Recently, my local Walgreen's check-out clerks have gotten into the hackneyed 'Do-You-Want-Fries-With-That' upsell. No matter what my purchase, after the final scan, they ask if I want to buy some cheap something-or-other, which is usually totally unrelated to my one-or-two item drug store sundries purchase.

It reminds me of spam. I'm a middle-aged woman buying a bottle of shampoo, and appropos of nothing, the clerk asks if I want to buy a belly-button light that's on sale.

It's nothing personal. They asked two people in front of me the same thing.

One day, the clerk made a particularly bad offer. I'm buying tampons and Midol, and the clerk asks if I'd like to buy a chocolate brownie with that.

'Is that some kind of tasteless joke?' I wondered aloud, knowing the answer was 'no.' It's nothing personal; it's just unwittingly offensive.

The clerk didn't understand my comment, until I spelled it out in humiliating detail, much to the amusement/embarrassment of the people in line behind me.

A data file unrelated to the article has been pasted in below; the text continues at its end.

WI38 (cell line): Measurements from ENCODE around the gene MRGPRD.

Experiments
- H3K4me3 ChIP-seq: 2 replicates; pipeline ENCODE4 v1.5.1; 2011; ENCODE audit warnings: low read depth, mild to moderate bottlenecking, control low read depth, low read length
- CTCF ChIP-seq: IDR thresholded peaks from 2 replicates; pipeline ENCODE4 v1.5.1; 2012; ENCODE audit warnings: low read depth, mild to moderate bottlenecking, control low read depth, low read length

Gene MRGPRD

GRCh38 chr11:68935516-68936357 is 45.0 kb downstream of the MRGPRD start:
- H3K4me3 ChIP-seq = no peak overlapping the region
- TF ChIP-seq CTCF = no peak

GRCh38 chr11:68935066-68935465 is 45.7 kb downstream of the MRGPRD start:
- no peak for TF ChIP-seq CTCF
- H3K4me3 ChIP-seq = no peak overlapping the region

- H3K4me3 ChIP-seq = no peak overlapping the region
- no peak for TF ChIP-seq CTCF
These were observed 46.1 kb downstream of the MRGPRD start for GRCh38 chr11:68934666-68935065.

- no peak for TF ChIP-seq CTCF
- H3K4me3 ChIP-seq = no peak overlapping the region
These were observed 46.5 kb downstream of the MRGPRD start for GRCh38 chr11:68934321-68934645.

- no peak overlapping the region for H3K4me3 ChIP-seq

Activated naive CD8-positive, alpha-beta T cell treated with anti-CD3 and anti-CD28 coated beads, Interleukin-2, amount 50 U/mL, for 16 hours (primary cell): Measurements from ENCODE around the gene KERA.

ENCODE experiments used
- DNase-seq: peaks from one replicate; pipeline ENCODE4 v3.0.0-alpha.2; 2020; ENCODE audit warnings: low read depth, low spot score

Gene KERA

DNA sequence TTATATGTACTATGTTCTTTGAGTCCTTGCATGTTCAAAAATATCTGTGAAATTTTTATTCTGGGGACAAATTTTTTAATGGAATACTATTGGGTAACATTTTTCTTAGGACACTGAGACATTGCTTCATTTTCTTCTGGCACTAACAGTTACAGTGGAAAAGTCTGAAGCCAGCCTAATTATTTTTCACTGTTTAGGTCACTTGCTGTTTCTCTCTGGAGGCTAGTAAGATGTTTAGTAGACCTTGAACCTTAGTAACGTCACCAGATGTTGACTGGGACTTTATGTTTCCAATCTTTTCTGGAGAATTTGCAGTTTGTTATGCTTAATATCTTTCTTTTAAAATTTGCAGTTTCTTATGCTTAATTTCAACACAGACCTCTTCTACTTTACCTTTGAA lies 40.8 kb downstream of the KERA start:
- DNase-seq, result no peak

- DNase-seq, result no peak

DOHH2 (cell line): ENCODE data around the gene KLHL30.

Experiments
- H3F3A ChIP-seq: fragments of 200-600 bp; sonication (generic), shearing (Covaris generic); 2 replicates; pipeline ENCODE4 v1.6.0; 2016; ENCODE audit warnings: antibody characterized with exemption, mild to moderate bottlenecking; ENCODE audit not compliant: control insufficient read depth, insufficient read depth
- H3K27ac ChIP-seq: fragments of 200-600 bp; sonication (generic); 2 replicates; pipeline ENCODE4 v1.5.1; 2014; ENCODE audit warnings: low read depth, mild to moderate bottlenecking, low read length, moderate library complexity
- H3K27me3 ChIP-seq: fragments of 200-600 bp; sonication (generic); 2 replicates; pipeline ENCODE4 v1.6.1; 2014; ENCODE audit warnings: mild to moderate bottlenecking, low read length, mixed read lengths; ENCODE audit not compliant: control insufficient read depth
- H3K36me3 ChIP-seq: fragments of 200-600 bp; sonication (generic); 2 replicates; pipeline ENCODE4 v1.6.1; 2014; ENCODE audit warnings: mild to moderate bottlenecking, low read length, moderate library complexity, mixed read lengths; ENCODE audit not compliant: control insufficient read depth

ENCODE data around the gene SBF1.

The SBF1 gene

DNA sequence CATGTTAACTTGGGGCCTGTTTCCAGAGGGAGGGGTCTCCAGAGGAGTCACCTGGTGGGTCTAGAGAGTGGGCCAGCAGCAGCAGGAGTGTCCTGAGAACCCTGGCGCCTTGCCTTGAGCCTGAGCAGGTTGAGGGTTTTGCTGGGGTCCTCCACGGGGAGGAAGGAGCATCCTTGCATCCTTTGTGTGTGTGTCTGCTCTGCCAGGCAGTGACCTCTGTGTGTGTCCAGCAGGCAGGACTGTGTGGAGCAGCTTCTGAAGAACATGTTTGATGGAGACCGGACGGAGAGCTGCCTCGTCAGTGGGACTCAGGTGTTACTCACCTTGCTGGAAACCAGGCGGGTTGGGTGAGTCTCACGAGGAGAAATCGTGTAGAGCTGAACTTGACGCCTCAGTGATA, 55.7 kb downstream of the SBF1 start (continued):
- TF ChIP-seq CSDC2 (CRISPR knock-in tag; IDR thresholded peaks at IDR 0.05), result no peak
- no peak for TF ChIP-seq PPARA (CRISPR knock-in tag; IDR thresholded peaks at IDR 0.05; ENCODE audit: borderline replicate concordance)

'I hate asking,' said the weary clerk. 'It's so dumb. Management makes me.'

I sighed with compassion.

'I know. I'm sorry. What can I say?' I said, waiving the Midol. 'Bad timing for both of us.'
lee - 8/24/2004 5:43:57 PM
My pet peeve on customer service relates to companies with a 'back at ya' philosophy. Example: Kroger with the Kroger plus card. You get special prices when you flash the card. Naturally, I often go to the store with the wrong key chain and then don't have the card and don't get the discounts. In my pre-therapy days, I would be furious with myself for forgetting the card. Now I shun Kroger because of the 'play by my rules' approach to marketing. So, I shop at Publix where I don't have to qualify for sale items. Another example -- HP has some help lines which are not 800 numbers. So I have to PAY to be put on hold?????? This is guaranteed to put me in a foul mood.